Role Membership

Dynamic redirects can be built on static (so administered manually by a site operator) or dynamic roles (using DNN Dynamic Roles). Please note that this rule always evaluates to false for anonymous requests.

<and>
    <member role="goodCustomer" />
    <member role="originGermany" />
</and>

In this example, the user must be in both roles “goodCustomer” and “originGermany” in order for the ruleset to evaluate to true.

  • role (required): The role to be checked for.

Cookies

You can check if a certain cookie is present, and (optionally) if it has a certain value.

<cookie name="first-visit" pattern="^2014-.*$" />

In this example, the user must have a cookie with the name “first-visit” present and the cookies content has to start with the string “2014-“.

  • name (required): The name of the cookie.
  • pattern (optional): The value of the cookie to match. This is a regular expression. If this parameter is not specified, the existence of the cookie is sufficient for the rule to evaluate to true.
  • patternIgnoreCase (optional): Set to “false” to ignore case. Default is “true”.

Referer

Check the referer/referrer. This is the url of the page the user visited before coming to your site. Please note that you cannot rely on the referer: In many cases, browsers do not set this http request header.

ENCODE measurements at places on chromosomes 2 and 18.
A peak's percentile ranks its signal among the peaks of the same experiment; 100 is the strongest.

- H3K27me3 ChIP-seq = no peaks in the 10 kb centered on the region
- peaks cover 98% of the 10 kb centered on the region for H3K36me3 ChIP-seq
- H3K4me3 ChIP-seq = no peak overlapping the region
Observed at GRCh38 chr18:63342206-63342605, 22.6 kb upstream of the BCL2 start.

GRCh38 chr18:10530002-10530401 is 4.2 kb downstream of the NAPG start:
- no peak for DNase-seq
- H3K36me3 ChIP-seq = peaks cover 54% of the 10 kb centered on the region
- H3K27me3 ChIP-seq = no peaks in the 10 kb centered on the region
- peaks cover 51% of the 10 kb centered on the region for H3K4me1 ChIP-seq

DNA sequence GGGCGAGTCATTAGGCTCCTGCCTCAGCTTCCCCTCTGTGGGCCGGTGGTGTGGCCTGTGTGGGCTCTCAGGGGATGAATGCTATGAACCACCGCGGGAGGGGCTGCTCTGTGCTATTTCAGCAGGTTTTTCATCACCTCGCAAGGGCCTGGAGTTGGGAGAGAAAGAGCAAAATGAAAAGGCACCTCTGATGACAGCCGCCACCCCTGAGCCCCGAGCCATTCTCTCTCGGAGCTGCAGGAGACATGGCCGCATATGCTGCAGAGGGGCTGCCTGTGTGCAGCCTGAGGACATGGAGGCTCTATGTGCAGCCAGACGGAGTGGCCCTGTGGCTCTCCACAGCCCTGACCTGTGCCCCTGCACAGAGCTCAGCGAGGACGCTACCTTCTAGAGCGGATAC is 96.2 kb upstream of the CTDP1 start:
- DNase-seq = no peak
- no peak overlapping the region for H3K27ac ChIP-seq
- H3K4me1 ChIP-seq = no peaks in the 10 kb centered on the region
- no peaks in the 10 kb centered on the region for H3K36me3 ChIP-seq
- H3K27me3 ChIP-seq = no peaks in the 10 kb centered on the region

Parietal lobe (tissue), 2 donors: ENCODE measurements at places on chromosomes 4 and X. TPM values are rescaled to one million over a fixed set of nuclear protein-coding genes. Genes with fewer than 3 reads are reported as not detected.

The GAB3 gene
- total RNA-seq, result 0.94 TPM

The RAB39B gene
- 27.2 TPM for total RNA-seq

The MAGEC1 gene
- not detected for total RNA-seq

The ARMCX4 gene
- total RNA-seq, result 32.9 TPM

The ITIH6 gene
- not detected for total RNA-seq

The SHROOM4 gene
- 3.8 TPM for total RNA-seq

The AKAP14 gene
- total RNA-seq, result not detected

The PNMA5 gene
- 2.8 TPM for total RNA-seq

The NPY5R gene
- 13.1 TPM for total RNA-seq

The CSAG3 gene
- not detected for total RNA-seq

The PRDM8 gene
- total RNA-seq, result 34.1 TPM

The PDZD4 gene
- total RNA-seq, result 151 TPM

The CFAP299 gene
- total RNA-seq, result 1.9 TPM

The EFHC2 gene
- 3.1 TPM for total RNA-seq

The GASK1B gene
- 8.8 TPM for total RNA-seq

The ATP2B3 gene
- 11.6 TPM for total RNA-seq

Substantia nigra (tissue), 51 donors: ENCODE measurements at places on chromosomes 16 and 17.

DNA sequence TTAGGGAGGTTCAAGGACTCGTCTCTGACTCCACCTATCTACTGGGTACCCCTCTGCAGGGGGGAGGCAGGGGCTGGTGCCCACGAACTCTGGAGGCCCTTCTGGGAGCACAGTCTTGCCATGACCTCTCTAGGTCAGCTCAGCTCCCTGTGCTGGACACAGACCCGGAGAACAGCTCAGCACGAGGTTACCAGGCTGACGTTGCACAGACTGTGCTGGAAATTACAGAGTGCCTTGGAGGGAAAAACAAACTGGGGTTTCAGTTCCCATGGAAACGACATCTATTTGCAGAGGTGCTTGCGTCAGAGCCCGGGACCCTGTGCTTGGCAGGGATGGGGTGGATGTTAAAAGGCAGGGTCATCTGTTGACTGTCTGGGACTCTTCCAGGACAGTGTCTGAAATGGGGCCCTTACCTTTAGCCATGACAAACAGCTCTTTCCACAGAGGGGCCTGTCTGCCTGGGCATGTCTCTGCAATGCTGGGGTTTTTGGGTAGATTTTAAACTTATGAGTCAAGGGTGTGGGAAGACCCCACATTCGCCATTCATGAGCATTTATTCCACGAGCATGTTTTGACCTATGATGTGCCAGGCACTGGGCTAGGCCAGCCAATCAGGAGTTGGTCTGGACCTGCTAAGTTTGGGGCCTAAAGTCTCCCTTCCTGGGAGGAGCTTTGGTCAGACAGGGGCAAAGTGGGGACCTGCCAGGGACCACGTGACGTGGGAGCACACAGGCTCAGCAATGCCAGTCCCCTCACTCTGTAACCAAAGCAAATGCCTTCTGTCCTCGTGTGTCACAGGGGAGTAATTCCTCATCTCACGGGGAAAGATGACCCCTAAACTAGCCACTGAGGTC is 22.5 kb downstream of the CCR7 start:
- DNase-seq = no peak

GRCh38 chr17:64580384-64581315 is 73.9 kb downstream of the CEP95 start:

<referer pattern="^http(s)?://(www.)?weweave.net/.*$" />

In this example, the user must come from weweave.net – either via http or via https, and either with or without “www.”.

  • pattern (required): A regular expression to check the referer against (case insensitive).

Browser

Check the browser (interpreted user agent) a user uses. Please note that user agents can be faked, so you should not rely on the correctness.

<or>
    <browser type="internetexplorer" minVersion="6" maxVersion="9" />
    <browser type="firefox" maxVersion="20.1" />
</or>

In this example, the user must use Internet Explorer 6-9, or Firefox <= 20.1.

  • type (required): One of the following values: internetexplorer, firefox, chrome, opera, safari.
  • minVersion (optional): The minimum version (major and minor, inclusive).
  • maxVersion (optional): The maximum version (major and minor, inclusive).

User Agent

Check the raw user agent reported by the client. Please note that user agents can be faked, so you should not rely on the correctness.

<userAgent pattern=".*lynx.*" />

In this example, the user must use a version of Lynx.

  • pattern (required): A regular expression matched against the HTTP request header “User-Agent” (case insensitive).

Request Parameter

Check if a certain request parameter (GET or POST) is present and, if desired, it has a certain value.

<requestParam name="query" pattern="^error.*$" method="get" />

In this example, the HTTP GET parameter “query” must be present and its value must start with the string “error”.